When sources describe global warming potential of different gasses, such as in this paper on radiative forcing, methane and tropospheric ozone respectively are given GWP values of around 29 and 65. However, when I look at spectra for the three gasses or diagrams showing outgoing blackbody radiation from the earth, it doesn't look like the radiative forcing effect for methane and tropospheric ozone should be that much higher than CO2. I've hunted around a bit, and have seen the same values for GWP of methane and ozone in many sources, but haven't been able to figure out why those gasses are so much more potent than CO2.

Why is the global warming potential of tropospheric ozone and methane so high?

  • $\begingroup$ In the outgoing longwave radiation plot methane isn't there, because there is not much of it in the atmosphere. The GWP is a quantity per unit mass or unit particle, so having way less CH4 than CO2 in total will only weaken its total impact. $\endgroup$ Jul 25, 2022 at 9:03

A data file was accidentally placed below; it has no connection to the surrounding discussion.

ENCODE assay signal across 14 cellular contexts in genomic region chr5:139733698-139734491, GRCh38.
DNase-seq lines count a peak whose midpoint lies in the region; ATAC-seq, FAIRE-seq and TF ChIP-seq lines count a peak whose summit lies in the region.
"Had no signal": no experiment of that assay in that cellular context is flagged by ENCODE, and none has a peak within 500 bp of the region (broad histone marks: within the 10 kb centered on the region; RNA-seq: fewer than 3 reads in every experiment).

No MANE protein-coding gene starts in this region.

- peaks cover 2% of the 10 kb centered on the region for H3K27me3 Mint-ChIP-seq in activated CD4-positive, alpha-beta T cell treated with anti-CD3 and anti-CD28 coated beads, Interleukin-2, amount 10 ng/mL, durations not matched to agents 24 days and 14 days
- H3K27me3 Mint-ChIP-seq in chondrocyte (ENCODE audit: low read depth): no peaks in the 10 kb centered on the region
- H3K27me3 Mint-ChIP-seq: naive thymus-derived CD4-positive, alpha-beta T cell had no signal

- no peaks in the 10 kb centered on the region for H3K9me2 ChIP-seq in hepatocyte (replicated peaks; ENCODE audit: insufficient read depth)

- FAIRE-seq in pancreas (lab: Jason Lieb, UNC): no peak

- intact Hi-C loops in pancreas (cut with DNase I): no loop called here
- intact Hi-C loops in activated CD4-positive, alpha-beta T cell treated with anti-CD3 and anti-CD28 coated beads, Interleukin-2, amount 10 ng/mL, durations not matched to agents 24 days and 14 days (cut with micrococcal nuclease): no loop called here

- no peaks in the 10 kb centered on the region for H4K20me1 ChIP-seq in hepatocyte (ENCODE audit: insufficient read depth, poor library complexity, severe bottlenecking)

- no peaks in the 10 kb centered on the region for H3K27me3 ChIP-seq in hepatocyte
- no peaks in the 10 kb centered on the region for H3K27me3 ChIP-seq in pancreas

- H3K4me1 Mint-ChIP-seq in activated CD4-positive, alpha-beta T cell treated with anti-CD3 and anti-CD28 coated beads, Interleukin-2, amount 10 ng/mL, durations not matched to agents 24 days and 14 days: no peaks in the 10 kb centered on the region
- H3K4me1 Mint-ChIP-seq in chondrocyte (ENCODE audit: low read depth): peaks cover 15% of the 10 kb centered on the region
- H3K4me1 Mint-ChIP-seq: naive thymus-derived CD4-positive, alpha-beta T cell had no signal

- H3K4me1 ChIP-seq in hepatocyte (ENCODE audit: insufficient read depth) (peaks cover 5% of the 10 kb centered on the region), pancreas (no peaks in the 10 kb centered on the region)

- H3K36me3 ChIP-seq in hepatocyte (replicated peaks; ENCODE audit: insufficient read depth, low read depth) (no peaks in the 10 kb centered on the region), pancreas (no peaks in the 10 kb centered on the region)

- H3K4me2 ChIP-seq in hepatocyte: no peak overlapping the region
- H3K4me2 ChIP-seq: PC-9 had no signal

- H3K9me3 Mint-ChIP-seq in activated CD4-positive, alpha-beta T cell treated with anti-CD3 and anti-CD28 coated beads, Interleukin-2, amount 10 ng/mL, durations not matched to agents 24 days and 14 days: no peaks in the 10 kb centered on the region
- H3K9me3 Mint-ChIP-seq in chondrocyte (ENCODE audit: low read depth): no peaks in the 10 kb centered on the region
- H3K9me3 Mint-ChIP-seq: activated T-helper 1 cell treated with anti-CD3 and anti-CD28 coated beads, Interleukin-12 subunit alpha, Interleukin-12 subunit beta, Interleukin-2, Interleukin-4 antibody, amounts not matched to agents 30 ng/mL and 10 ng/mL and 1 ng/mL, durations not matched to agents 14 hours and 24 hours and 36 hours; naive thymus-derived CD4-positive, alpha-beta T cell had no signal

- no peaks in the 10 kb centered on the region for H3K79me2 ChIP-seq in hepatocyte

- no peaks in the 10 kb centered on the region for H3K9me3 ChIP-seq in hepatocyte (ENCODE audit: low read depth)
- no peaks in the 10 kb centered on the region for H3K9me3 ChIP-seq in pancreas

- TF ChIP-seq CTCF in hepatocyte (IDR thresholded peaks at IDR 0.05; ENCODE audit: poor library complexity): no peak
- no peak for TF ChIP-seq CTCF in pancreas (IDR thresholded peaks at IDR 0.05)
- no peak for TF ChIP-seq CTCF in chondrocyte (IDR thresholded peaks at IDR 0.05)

• $\begingroup$ @AtmosphericPrisonEscape It's on the NASA GISS plot at around 1300 cm^-1, which makes sense, given that it's estimated as the second most impactful greenhouse gas, despite being present in only small quantities. What I'm wondering is why the impact is so high, given its limited presence. $\endgroup$
    – ckersch
    Jul 25, 2022 at 16:20
  • 1
    $\begingroup$ I repeat myself: The GWP is a quantity per unit mass. I.e. at same mass in the atmosphere of CO2 and CH4 they would have relative contributions to the greenhouse warming potential of 4 and 28. But they are not at equal mass in the atmosphere. CH4 is, so far, much less present. The rest of your question boils down to where the absorption bands are, which is the quantum physics of molecules. $\endgroup$ Jul 26, 2022 at 2:14


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